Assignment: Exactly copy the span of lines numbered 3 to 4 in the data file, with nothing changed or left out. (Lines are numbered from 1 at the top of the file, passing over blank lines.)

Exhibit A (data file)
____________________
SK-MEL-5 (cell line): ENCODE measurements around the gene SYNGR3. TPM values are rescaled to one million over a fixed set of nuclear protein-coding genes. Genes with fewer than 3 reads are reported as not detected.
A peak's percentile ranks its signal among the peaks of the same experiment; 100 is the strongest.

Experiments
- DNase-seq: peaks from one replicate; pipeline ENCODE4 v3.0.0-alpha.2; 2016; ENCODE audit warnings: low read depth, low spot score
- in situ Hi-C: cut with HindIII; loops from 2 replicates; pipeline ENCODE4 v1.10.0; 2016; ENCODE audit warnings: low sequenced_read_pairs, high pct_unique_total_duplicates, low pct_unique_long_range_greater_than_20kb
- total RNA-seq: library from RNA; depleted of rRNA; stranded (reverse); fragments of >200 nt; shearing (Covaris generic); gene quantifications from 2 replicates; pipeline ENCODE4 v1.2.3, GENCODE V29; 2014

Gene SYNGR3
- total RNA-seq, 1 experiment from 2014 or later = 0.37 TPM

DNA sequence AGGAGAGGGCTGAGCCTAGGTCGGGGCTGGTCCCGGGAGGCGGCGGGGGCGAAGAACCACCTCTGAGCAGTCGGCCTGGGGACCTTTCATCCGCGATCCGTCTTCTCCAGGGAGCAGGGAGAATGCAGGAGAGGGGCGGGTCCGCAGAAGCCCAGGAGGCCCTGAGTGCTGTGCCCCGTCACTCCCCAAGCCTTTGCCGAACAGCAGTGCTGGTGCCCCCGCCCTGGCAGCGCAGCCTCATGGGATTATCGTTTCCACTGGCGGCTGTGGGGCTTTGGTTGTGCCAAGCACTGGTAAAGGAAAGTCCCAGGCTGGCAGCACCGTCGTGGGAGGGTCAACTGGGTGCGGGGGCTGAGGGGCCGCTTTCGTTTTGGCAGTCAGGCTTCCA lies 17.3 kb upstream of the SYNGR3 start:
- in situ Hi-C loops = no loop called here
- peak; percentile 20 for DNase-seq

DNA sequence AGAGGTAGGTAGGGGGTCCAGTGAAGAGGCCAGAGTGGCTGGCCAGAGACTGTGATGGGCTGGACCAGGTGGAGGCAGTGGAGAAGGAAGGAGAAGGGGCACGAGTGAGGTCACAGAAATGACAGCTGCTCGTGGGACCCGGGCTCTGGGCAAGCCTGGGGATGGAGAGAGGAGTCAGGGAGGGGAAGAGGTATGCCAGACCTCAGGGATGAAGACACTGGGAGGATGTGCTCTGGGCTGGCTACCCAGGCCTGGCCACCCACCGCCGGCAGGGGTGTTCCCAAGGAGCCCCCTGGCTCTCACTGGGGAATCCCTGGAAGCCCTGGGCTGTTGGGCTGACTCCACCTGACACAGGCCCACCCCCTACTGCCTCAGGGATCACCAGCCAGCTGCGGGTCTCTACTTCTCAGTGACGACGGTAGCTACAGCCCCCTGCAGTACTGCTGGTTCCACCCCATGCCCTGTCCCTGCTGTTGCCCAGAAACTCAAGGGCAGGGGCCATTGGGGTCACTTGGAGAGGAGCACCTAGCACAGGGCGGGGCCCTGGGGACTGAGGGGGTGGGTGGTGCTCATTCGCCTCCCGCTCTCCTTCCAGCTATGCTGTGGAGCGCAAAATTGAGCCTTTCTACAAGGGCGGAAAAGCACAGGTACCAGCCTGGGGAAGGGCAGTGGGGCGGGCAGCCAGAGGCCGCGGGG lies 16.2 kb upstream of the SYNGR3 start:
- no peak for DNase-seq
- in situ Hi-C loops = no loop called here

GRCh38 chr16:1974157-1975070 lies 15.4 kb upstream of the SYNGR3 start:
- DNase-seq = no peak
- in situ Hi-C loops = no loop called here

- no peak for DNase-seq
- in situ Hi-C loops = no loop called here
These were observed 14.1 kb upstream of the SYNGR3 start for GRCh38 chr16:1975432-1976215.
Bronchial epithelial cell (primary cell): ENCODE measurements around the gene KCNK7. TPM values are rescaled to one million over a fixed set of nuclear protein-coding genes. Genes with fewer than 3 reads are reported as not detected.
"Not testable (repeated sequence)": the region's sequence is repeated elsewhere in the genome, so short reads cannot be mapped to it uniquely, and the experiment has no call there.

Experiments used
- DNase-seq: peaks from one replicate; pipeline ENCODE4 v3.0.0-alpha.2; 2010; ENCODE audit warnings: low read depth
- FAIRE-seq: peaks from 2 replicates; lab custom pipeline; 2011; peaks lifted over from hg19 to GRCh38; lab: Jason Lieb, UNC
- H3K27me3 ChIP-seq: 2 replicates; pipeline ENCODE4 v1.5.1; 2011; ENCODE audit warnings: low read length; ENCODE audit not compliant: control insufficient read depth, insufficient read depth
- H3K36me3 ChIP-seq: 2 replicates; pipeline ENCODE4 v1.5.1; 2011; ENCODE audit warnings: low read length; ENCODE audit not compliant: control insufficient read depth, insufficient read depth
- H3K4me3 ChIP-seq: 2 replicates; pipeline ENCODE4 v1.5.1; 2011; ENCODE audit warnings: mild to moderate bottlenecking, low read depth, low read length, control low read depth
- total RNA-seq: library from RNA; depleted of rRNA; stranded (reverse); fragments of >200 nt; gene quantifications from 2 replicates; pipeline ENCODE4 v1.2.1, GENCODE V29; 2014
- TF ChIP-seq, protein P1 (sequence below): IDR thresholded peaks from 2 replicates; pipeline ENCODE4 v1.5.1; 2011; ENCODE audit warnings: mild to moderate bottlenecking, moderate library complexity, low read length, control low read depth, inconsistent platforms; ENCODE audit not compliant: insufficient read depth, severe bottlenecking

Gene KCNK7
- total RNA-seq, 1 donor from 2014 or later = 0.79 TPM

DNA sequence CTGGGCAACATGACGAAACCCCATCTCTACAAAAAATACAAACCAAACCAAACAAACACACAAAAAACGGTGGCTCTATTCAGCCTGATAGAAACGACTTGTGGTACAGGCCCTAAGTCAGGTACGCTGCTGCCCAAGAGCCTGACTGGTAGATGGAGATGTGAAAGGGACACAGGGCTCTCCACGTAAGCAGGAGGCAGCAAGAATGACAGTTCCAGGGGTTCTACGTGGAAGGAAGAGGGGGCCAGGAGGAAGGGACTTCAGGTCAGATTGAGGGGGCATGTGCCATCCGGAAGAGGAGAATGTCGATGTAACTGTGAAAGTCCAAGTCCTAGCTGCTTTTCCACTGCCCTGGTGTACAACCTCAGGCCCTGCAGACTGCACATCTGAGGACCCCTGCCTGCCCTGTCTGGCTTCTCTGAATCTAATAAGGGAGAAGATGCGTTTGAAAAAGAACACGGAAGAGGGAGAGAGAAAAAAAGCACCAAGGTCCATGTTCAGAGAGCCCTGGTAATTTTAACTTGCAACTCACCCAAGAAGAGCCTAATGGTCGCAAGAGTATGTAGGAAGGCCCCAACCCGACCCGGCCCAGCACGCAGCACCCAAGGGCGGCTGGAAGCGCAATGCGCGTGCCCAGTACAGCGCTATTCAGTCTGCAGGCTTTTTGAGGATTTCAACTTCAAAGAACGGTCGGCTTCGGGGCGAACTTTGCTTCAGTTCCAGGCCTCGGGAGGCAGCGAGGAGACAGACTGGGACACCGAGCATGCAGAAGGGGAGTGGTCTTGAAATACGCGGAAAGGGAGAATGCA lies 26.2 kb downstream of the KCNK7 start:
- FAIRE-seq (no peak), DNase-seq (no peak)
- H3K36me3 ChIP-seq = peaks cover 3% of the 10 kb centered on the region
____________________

Experiments
- DNase-seq: peaks from one replicate; pipeline ENCODE4 v3.0.0-alpha.2; 2016; ENCODE audit warnings: low read depth, low spot score